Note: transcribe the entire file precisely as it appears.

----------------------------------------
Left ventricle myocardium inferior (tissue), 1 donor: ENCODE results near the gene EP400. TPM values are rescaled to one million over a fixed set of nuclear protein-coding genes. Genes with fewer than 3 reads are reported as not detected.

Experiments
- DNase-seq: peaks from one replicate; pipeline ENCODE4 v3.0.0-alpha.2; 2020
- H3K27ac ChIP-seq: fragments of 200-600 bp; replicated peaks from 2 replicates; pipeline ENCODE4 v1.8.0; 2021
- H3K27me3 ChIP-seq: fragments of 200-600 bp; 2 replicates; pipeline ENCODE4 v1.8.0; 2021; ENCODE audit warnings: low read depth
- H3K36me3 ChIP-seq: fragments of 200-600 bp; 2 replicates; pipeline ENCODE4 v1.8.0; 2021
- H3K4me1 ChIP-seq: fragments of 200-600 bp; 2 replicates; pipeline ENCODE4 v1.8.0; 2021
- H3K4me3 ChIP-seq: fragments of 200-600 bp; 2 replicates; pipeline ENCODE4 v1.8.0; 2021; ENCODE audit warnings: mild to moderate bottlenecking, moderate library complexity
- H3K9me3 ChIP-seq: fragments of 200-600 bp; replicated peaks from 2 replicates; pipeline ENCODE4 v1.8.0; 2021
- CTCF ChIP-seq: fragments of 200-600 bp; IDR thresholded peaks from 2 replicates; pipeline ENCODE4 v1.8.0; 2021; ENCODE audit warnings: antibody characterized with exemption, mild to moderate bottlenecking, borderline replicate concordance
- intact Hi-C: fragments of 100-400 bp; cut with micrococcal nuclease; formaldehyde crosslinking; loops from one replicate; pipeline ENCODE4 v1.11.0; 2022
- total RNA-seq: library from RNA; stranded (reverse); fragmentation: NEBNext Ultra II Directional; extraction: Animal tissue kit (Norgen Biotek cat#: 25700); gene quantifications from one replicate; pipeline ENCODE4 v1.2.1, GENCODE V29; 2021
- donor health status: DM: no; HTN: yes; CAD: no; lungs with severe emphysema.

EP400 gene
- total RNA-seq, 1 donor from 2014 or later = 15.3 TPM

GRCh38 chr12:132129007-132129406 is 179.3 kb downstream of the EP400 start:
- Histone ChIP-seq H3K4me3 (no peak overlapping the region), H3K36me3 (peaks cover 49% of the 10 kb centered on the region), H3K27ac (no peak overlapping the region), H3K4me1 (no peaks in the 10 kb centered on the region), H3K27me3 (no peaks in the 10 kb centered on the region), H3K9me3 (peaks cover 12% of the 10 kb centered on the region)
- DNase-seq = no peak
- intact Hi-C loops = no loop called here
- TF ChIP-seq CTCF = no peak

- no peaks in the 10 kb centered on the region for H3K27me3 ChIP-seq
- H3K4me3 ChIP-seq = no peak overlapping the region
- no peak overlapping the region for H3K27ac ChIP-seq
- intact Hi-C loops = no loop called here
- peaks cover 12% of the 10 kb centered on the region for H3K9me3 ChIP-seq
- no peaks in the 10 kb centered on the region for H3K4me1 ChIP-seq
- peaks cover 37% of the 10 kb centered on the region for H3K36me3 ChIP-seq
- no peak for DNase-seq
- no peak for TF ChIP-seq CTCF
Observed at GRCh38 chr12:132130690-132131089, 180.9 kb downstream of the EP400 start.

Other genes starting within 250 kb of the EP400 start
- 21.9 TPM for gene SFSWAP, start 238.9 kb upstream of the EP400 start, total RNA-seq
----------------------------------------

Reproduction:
Left ventricle myocardium inferior (tissue), 1 donor: ENCODE results near the gene EP400. TPM values are rescaled to one million over a fixed set of nuclear protein-coding genes. Genes with fewer than 3 reads are reported as not detected.

Experiments
- DNase-seq: peaks from one replicate; pipeline ENCODE4 v3.0.0-alpha.2; 2020
- H3K27ac ChIP-seq: fragments of 200-600 bp; replicated peaks from 2 replicates; pipeline ENCODE4 v1.8.0; 2021
- H3K27me3 ChIP-seq: fragments of 200-600 bp; 2 replicates; pipeline ENCODE4 v1.8.0; 2021; ENCODE audit warnings: low read depth
- H3K36me3 ChIP-seq: fragments of 200-600 bp; 2 replicates; pipeline ENCODE4 v1.8.0; 2021
- H3K4me1 ChIP-seq: fragments of 200-600 bp; 2 replicates; pipeline ENCODE4 v1.8.0; 2021
- H3K4me3 ChIP-seq: fragments of 200-600 bp; 2 replicates; pipeline ENCODE4 v1.8.0; 2021; ENCODE audit warnings: mild to moderate bottlenecking, moderate library complexity
- H3K9me3 ChIP-seq: fragments of 200-600 bp; replicated peaks from 2 replicates; pipeline ENCODE4 v1.8.0; 2021
- CTCF ChIP-seq: fragments of 200-600 bp; IDR thresholded peaks from 2 replicates; pipeline ENCODE4 v1.8.0; 2021; ENCODE audit warnings: antibody characterized with exemption, mild to moderate bottlenecking, borderline replicate concordance
- intact Hi-C: fragments of 100-400 bp; cut with micrococcal nuclease; formaldehyde crosslinking; loops from one replicate; pipeline ENCODE4 v1.11.0; 2022
- total RNA-seq: library from RNA; stranded (reverse); fragmentation: NEBNext Ultra II Directional; extraction: Animal tissue kit (Norgen Biotek cat#: 25700); gene quantifications from one replicate; pipeline ENCODE4 v1.2.1, GENCODE V29; 2021
- donor health status: DM: no; HTN: yes; CAD: no; lungs with severe emphysema.

EP400 gene
- total RNA-seq, 1 donor from 2014 or later = 15.3 TPM

GRCh38 chr12:132129007-132129406 is 179.3 kb downstream of the EP400 start:
- Histone ChIP-seq H3K4me3 (no peak overlapping the region), H3K36me3 (peaks cover 49% of the 10 kb centered on the region), H3K27ac (no peak overlapping the region), H3K4me1 (no peaks in the 10 kb centered on the region), H3K27me3 (no peaks in the 10 kb centered on the region), H3K9me3 (peaks cover 12% of the 10 kb centered on the region)
- DNase-seq = no peak
- intact Hi-C loops = no loop called here
- TF ChIP-seq CTCF = no peak

- no peaks in the 10 kb centered on the region for H3K27me3 ChIP-seq
- H3K4me3 ChIP-seq = no peak overlapping the region
- no peak overlapping the region for H3K27ac ChIP-seq
- intact Hi-C loops = no loop called here
- peaks cover 12% of the 10 kb centered on the region for H3K9me3 ChIP-seq
- no peaks in the 10 kb centered on the region for H3K4me1 ChIP-seq
- peaks cover 37% of the 10 kb centered on the region for H3K36me3 ChIP-seq
- no peak for DNase-seq
- no peak for TF ChIP-seq CTCF
Observed at GRCh38 chr12:132130690-132131089, 180.9 kb downstream of the EP400 start.

Other genes starting within 250 kb of the EP400 start
- 21.9 TPM for gene SFSWAP, start 238.9 kb upstream of the EP400 start, total RNA-seq